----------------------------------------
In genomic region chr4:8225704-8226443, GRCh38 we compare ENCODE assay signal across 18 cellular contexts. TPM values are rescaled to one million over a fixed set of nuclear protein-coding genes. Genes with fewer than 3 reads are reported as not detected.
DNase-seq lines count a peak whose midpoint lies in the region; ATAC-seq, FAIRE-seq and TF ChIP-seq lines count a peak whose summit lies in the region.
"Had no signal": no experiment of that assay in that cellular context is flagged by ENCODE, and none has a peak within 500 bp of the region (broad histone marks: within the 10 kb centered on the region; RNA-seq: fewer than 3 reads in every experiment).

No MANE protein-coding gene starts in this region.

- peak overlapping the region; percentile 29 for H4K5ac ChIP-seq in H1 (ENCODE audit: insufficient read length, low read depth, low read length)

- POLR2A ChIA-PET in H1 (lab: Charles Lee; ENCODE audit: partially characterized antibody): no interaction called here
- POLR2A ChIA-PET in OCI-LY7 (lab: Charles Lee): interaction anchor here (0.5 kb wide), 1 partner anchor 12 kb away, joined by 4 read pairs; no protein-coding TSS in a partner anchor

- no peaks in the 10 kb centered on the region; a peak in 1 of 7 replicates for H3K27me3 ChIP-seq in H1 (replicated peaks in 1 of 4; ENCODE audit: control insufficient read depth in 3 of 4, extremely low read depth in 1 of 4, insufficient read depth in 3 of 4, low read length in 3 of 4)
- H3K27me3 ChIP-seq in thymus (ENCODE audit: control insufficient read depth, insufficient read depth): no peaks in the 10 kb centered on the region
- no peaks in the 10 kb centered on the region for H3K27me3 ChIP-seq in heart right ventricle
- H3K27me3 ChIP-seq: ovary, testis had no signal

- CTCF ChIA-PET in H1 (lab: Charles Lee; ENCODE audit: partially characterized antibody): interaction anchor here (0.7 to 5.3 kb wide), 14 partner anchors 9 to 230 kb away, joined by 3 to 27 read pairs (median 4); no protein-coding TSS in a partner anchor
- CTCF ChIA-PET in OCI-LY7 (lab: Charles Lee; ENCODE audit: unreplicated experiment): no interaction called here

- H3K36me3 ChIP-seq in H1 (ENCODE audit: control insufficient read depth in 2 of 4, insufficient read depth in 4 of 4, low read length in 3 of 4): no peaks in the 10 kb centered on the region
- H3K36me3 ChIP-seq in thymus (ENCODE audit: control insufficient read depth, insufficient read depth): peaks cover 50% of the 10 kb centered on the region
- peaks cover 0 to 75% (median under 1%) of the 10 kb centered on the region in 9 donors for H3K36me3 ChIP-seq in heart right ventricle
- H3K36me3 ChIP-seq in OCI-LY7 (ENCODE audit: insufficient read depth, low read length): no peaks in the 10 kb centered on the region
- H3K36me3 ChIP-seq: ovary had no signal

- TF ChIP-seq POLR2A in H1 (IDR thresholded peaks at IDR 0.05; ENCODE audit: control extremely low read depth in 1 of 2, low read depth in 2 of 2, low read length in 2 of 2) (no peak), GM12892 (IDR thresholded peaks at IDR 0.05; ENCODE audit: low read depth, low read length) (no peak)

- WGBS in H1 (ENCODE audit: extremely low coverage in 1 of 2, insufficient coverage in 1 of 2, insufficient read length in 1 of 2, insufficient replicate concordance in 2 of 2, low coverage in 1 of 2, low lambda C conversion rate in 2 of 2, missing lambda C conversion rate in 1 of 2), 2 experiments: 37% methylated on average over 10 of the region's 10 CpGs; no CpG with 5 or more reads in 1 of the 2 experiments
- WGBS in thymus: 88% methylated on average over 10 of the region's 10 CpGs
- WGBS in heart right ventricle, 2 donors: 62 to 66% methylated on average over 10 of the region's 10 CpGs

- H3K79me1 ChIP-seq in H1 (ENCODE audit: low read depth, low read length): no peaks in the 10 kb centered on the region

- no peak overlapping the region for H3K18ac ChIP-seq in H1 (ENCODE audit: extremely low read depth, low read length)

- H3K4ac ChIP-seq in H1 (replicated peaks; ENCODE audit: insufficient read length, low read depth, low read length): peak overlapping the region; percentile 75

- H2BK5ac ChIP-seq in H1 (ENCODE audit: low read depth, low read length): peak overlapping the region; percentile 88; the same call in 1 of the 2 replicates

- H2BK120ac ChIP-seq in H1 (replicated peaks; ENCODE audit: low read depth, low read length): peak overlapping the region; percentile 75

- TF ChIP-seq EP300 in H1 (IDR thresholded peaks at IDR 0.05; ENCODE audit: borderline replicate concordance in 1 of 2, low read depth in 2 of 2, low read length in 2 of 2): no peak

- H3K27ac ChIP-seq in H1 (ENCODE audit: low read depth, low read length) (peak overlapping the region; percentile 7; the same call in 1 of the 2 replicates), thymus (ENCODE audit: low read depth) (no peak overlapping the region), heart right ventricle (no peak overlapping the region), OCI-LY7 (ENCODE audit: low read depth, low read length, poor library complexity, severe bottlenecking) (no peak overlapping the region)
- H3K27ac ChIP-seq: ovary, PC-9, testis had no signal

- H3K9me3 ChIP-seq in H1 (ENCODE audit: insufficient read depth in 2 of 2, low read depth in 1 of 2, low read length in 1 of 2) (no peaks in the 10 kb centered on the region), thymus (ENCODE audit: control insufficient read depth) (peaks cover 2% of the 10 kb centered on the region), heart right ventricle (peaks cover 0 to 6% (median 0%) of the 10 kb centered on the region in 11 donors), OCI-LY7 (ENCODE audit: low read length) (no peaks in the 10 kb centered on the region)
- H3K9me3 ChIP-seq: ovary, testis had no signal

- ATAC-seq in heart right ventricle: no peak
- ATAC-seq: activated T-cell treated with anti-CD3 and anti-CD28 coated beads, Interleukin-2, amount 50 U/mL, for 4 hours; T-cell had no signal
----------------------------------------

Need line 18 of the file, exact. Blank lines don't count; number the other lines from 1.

- H3K36me3 ChIP-seq: ovary had no signal